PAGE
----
Agricultural TradeChanges Made to Market Access Program, but Questions Remain on Economic Impact Gao ID: NSIAD-99-38 April 5, 1999
Since 1986, the Market Access Program has provided funds to nonprofit organizations and commercial firms to help promote U.S. agricultural products overseas. The program is run by the Foreign Agricultural Service, part of the Department of Agriculture. Over the years, some Members of Congress have questioned the program's long-term economic returns to the taxpayer and voiced concerns about program operations--specifically that large corporations were using the program to support their brand-name promotions and that there were no requirements for companies to graduate from the program. In addition, there was concern that these federal dollars were displacing private sector expenditures already planned for market development activities. In response, Congress has the Foreign Agriculture Service to (1) give small businesses priority when funding the promotion of brand-name products in foreign markets and, with some exceptions, prohibit direct assistance to large companies; (2) establish a graduation requirement by limiting to five years the amount of program funds that can be used to promote brand-name products in a single market; and (3) require each recipient to certify that any federal funds received supplement, not supplant, its expenditures for promotions in foreign markets. This report provides information on and analyzes the Foreign Agricultural Service's implementation of each of these requirements. It also reviews assessments of the program's economic benefits.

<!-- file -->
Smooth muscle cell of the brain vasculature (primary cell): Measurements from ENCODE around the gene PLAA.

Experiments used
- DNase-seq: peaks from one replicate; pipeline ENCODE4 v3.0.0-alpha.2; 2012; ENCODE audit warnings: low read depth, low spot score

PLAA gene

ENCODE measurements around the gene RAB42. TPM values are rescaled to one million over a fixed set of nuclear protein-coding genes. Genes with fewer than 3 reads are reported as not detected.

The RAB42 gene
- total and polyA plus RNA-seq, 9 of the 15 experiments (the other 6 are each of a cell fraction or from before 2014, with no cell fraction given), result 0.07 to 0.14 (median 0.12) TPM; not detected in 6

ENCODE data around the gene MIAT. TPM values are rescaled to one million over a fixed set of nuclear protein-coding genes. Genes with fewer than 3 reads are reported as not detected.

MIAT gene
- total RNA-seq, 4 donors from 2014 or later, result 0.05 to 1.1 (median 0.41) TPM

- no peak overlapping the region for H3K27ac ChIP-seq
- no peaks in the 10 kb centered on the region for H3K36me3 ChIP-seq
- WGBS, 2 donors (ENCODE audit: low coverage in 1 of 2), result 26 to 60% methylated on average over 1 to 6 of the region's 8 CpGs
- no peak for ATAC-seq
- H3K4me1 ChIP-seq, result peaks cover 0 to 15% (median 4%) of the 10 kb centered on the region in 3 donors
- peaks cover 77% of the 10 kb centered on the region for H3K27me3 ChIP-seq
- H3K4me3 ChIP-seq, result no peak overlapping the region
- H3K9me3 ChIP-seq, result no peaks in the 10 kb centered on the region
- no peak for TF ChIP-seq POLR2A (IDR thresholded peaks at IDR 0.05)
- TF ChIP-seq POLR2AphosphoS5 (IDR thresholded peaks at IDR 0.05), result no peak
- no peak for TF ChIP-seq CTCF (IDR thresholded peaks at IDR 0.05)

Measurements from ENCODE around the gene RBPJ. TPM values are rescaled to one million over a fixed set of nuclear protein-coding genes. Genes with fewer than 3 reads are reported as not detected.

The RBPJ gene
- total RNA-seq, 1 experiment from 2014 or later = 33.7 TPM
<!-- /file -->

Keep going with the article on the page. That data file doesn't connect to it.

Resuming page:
GAO noted that: (1) as directed by Congress, the Foreign Agricultural Service (FAS) implemented operational changes to MAP; these changes have affected program participation and distribution of funds; (2) since fiscal year (FY) 1994, FAS has increased the number of small businesses participating in MAP to promote brand-name products as well as small businesses' share of program funds; (3) as required by statute, FAS prohibited direct assistance for brand-name promotions to large companies beginning in FY 1996; (4) this prohibition does not apply to cooperatives and certain associations; (5) also, beginning in FY 1998, FAS prohibited indirect assistance to large companies; (6) FAS implemented a graduation requirement that will affect about a quarter of the small businesses with brand-name promotions totalling $4.3 million in FY 1999, as well as the number of MAP brand-name promotions conducted in individual country markets; (7) this graduation requirement also could have affected about half of the cooperatives; however, in December 1998, FAS chose to use its statutory authority and waive the graduation requirement for all cooperatives, citing special considerations; (8) since FY 1995, FAS has required all participants to self-certify that MAP funds supplement, not supplant, their activities to develop new foreign markets for their products; (9) while FAS regularly verifies that the participants and the companies they fund have completed their certification statements, FAS' Director of Compliance Review Staff reports that it is difficult to ensure that these funds are additional because it is hard to determine what would have been spent in the absence of MAP funds; (10) also, this requirement has had no apparent impact on program participation; (11) questions remain about the overall economic benefits derived from MAP funding; (12) FAS estimates of MAP's macroeconomic impact are overstated because they rely on a methodology that assumes that the resources used were not employed prior to the funding; (13) GAO noted that this is inconsistent with Office of Management and Budget cost/benefit guidelines; and (14) in addition, the evidence from market-level studies is inconclusive regarding MAP's impact on specific commodities in specific markets.